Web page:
Here are ways that you can help advance research – in person or from the comfort of your home. Take part in these studies.

In-Person Linaclotide Study for IBS-C in Children

*This study has closed

Participants sought for a multicenter, randomized, double-blind, placebo-controlled safety and efficacy study of a range of linaclotide doses administered orally to children ages 7 to 17 years, with irritable bowel syndrome with constipation (IBS-C). The purpose of this study is to evaluate the safety and efficacy of linaclotide for the treatment of irritable bowel syndrome with constipation (IBS-C), in children ages 7-17 years. Learn more

March 2016

Online IBS Intervention

*This study has closed

The purpose of this study is to find a complementary treatment to help Irritable Bowel Syndrome patients in need of relief.

Who May Participate: Individuals experiencing pain or discomfort associated with their gut Cannot be smokers or have an inflammatory bowel disease Must be between the ages of 18 – 65 years

About The Study: The length of this study will be three weeks long, with a short online intervention every day to help individuals deal with their body’s reactions to their environments. Participants will have additional surveys to assess their overall state at the beginning of the study, at the end of the three-week intervention, and again at six weeks for a follow-up.

How to Sign Up: http://bit.ly/IBS_study

There will be a $15 Target gift card for the first 30 participants upon completion of the study.

Study Contact: Jenna N. Ray, Health Psychologist, Univ NC Charlotte
(919) 257 – 7291
This email address is being protected from spambots. You need JavaScript enabled to view it.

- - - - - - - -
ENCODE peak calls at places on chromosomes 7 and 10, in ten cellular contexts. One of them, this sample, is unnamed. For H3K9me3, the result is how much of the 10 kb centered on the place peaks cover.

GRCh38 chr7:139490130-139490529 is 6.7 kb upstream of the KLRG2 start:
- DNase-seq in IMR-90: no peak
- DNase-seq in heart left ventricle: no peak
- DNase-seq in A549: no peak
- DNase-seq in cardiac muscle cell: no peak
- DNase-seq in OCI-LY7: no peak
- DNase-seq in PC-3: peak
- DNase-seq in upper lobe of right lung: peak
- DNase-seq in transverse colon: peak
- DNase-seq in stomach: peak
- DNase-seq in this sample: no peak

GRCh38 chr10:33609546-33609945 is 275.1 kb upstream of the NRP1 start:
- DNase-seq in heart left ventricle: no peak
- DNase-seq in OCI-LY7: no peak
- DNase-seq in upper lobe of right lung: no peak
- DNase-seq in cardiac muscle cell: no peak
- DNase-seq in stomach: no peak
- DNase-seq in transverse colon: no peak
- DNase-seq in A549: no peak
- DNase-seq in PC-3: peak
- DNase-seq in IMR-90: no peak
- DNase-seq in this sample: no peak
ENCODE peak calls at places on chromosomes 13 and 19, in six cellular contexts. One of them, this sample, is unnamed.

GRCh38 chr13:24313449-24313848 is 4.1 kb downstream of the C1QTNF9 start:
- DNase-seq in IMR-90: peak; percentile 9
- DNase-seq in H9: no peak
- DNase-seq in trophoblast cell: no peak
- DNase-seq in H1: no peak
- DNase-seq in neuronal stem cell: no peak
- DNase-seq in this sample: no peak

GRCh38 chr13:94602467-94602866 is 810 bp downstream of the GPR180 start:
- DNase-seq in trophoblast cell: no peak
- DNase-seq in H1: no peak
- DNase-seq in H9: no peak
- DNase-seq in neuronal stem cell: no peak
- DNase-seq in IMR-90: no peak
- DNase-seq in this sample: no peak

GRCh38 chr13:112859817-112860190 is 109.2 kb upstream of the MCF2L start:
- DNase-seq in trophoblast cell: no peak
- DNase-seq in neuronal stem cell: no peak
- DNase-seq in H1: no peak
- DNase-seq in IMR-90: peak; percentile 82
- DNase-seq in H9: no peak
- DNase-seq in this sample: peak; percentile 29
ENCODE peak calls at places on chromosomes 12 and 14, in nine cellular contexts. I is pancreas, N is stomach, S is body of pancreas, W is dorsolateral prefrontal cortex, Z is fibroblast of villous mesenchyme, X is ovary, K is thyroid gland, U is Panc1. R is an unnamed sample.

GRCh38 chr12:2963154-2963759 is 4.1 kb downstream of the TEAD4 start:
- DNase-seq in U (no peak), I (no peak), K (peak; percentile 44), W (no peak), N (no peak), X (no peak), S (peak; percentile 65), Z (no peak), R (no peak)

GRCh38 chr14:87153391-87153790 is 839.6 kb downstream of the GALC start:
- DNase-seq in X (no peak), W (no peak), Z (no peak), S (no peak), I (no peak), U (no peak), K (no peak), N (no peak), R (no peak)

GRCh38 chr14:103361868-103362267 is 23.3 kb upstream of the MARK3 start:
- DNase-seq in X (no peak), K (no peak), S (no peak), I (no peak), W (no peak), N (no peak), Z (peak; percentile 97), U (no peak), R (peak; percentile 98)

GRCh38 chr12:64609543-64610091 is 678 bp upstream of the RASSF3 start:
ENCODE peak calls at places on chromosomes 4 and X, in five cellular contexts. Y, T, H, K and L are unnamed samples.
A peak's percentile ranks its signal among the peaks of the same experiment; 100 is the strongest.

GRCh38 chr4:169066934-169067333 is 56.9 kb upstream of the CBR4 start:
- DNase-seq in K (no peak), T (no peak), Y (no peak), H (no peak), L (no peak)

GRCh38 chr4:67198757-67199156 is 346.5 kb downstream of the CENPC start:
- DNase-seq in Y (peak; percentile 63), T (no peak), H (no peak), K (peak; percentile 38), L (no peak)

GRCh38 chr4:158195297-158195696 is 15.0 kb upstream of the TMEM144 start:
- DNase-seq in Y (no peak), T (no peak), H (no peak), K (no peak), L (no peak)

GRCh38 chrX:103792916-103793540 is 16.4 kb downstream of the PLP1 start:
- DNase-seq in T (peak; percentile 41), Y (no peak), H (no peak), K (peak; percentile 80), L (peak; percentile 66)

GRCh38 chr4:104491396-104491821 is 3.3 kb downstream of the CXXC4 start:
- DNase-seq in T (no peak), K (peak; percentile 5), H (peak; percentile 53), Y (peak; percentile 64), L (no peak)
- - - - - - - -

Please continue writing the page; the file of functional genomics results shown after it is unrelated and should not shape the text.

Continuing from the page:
September 2014

A research study of IBS patients and their partners.

*This study has closed

IBS patients know that their intimate relationships can have an effect on how they are feeling. However, it is not known whether agreement or disagreement regarding issues such as the cause of IBS, beliefs about illness, harmony in a relationship may have an effect on IBS symptoms. This is an important question that may affect the way IBS is treated.

Our study requires patients to complete 5 brief questionnaires and partners to complete 3 brief questionnaires. Patients and partners will be contacted separately and results will be strictly confidential with no way of identifying subjects.

If the patient and partner are willing to participate, please contact: This email address is being protected from spambots. You need JavaScript enabled to view it., and links to a secure survey site will be sent individually to both patient and partner, with instructions. From that point on, no identifying information will be stored.

*If you wish to participate, please have patient and partner reply separately and indicate BOTH the name of the patient and the name of the partner (and please clarify who is the patient and who is the partner).

Drs. Charles and Mary-Joan Gerson, The Mind-Body Digestive Center

August 2014

Understanding Episodes of Irritable Bowel Syndrome: Online Study

*This study has closed

Have you been diagnosed with IBS (irritable bowel syndrome)? If so, you are eligible to help out with a one-time online survey that may take up to 20 minutes to complete.

Douglas A. Drossman, M.D. and Stephan Weinland, Ph.D. from the University of North Carolina (UNC) Center for Functional GI & Motility Disorders in Chapel Hill have constructed an online survey in order to compile written reports of IBS episodes and gain a better understanding of the symptoms and experiences people have during an IBS episode. The survey is completely confidential and you will not be asked any identifying information.

To participate in the survey, please click here.


MORE STUDIES AND TRIALS - IN PERSON

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Find a listing of places where you can take part in studies involving many different digestive disorders Go »

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